• Rockefeller was known for obsessing over figures, keeping a tidy ledger, a being great at math.
  • By age 38, Rockefeller had come to control 90% of the oil refined in the United States.
  • Rockefeller moved to Manhattan in 1883 and bought a house on W. 54th street. He set up the new Standard Oil headquarters on 26 Broadway street
  • Once Standard Oil reached a certain size, it could dominate territories by reducing their prices for oil far below competitors (even to an unprofitable level for a certain amount of time) just to drive competitors out of business. Their economies of scale also enabled them to refine and ship oil for a lower unit cost per barrel than anyone else, which meant they could charge lower prices.
  • Standard Oil intentionally allowed some competition in the market so that it could avoid being called a “monopoly” even though it controlled about 90% of oil production in the U.S. in the 1880s.
  • In 1890 Rockefeller served as the main source of funding to start the University of Chicago.
  • Rockefeller invested his dividends into railroad, steel, steamship, and real estate companies. By the 1890s he was receiving $50 million per year (in todays money) from dividends alone.
  • Rockefeller retired in 1897 but still owned about 30% of all shares in Standard Oil. Around this time, automobiles were invented which massively increased demand for oil and caused Rockefeller to amass much of his fortune after retiring. His one son, John D. Rockefeller, succeeded him as head of the company.
  • When Teddy Roosevelt was president from 1901 to 1909, he brought attention to breaking up trusts. The biggest one in the US was Standard Oil, which accounted for 90% of all kerosene production in the US at the time and was charged with predatory pricing, abuse of railroad rebates, and secretly owning companies they claimed to be their competitors. Standard Oil was broken up in an official ruling by the Supreme Court in 1911 into 34 smaller companies. Since Rockefeller owned about 25% of Standard Oil at the time, he got 25% ownership of each of these smaller companies. Many of these companies are still around today (Standard Oil of New Jersey became Exxon, Standard Oil of New York became Mobil, and Standard Oil of Californian became Chevron).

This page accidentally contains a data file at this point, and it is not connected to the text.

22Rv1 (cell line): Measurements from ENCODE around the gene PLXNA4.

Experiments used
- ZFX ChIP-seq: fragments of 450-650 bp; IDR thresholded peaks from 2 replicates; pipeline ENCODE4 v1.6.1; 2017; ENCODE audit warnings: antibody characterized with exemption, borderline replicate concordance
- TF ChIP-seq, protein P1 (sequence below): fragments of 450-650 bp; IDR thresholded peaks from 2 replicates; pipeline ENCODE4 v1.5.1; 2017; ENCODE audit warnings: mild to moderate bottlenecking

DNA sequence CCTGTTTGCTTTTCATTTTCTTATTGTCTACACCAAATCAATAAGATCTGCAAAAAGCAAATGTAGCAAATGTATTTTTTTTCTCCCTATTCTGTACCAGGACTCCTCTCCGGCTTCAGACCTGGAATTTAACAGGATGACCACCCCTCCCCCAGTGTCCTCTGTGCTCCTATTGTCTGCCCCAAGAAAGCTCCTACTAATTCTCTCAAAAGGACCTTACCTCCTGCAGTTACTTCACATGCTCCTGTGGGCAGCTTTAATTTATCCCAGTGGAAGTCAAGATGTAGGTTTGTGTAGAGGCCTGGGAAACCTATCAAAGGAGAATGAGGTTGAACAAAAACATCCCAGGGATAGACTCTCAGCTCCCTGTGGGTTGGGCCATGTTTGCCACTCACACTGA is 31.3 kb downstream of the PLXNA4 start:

• In the 1910s, automobiles became common. This caused demand for oil to skyrocket even more. Rockefeller’s fortune ballooned to 13 billion in the 1910s, meaning he made most of his wealth after officially retiring from day to day operations at Standard Oil.
  • Rockefeller set up the Rockefeller Foundation in 1913 and became the largest philanthropist in US history. Most of the $500 million that he gave away went towards funding scientific research around medicine and setting up research/medical facilities around the world.
  • Rockefeller died in 1937 at age 97 and was buried in Cleveland between the graves of his mother (Eliza) and wife (Cettie).